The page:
During the day a group of friends and I went to the Vatican just to have a look around. We were quickly overwhelmed by the massiveness of everything. We joked around that we were the least intelligent smart group of people because we were having discussions such as if it was possible to fit a million people just in the Vatican and the square outside. I argued that it was and I am still positive I am right.

Then during the night we visited such places as Coyote in Trastevere, Gilda by the Spanish Steps and Art Cafe near Villa Buorghese. There was never a dull moment with the people I was with. At one point in the night that we went to Coyote, my friend Zach and I met two visiting naval cadets from the U.S. who were visiting Rome during their off time from Syria. We ended up walking around and talking with them until 6:30 am and were able to see the sun rise on the way back to JForce in the cab. Not many people can say that has happened to them at home or even abroad.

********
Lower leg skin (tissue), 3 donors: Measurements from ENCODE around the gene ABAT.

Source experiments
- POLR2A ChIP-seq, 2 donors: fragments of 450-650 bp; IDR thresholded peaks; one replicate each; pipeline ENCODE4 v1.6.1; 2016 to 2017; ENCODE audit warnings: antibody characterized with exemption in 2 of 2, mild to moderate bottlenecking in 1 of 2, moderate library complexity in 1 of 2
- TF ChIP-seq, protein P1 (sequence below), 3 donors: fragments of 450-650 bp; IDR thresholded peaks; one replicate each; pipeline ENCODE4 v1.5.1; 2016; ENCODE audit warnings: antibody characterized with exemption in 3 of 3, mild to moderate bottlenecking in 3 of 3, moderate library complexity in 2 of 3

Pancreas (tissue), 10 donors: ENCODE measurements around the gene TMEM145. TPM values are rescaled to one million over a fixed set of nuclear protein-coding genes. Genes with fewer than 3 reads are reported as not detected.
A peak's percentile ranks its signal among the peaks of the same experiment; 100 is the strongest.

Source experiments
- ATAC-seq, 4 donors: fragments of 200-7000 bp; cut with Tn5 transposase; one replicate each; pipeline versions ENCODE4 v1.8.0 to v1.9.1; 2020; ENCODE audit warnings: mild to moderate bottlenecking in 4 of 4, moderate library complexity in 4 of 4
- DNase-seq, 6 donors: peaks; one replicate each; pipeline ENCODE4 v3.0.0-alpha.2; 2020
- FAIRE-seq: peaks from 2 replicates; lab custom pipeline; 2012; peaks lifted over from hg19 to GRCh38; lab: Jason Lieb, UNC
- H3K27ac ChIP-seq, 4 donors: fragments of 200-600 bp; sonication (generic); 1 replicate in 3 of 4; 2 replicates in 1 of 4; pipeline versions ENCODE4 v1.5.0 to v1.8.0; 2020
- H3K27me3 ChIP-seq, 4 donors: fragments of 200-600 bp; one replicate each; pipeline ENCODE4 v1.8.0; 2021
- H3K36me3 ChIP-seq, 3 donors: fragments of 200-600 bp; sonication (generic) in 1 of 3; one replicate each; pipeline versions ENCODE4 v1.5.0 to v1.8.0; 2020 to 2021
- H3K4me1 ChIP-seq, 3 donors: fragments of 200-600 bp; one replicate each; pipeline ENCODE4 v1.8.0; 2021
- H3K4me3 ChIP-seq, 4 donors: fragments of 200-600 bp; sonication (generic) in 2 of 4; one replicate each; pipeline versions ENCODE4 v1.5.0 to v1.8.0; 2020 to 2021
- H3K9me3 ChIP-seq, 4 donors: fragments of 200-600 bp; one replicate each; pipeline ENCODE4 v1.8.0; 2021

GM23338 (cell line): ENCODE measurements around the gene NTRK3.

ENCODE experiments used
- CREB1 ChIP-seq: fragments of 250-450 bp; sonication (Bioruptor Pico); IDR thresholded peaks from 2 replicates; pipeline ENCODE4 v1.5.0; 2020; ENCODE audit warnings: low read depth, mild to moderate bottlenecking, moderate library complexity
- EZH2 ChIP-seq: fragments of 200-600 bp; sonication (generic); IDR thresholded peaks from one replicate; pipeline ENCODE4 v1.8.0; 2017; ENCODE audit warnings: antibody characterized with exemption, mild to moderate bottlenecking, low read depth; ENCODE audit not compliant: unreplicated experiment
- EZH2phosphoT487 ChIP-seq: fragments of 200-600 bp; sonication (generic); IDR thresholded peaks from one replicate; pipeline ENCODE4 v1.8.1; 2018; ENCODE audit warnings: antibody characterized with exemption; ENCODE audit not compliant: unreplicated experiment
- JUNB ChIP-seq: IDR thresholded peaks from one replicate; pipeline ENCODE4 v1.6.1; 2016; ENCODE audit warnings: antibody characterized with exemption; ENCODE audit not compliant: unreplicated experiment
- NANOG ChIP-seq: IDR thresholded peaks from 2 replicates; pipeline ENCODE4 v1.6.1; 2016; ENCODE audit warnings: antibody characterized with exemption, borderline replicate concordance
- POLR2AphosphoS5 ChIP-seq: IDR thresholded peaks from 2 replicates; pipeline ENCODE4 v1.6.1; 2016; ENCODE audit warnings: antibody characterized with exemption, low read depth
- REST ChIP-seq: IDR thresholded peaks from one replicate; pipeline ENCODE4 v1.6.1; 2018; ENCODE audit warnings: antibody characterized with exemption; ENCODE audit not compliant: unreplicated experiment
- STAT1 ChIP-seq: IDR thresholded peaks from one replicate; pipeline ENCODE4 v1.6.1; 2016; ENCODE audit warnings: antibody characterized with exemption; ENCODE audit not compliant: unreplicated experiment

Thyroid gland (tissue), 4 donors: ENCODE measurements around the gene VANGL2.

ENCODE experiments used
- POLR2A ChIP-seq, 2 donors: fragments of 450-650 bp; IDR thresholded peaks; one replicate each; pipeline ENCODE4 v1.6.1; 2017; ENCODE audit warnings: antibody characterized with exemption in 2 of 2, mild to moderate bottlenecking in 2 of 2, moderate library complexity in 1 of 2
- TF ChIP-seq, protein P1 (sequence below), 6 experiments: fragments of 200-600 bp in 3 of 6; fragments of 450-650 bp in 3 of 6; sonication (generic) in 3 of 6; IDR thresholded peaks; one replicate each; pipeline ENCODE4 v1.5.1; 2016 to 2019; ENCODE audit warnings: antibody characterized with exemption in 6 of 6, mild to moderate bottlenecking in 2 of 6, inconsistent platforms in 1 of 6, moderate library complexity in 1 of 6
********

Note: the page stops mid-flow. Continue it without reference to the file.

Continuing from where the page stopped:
Finally, one of the best parts (because I recently had a magnificent dream that I was eating Buffalo Wild Wings chicken wings for an entire day) we all finally found a burger place in Rome that served real burgers. To anyone coming to Rome anytime soon, it’s across from the Vatican and that is all I can say, but it was a hidden gem.

I just want to take a second to thank all of you for reading my blog. I appreciate the support and I hope that it is stimulating in some way for everyone!

Cheers i miei amici,


“Dérive” – Week IIX

“Dérive” – Week IIX

“Dérive” (french) : literally means “drift;” figuratively means a spontaneous journey where the traveler leaves their life behind for a time to let the spirit of the landscape and architecture attract and move them.

The Eiffel Tower from The Seine
The Eiffel Tower from The Seine

This last week was a whirlwind with midterms and papers and it was nice to take a quick break from reality and travel to the city (and country) of love – Paris!

While my friends and I were there we visited all of the major sites and even made sure to add in a side-trip to a Jay-Z concert to boot (pictures will be added at the end, don’t worry). On Saturday I went off on my own and traveled around Paris in order to hit all of the major spots. It’s amazing how much more there seems to be in these European cities than there is in Chicago or even NYC. It blows my mind how at every turn there is some sort of history or some amazing building to witness.

Some of the main places to hit when you get to Paris (also, there is an amazing riverboat that takes you to all of these places called Batoboat – highly recommended):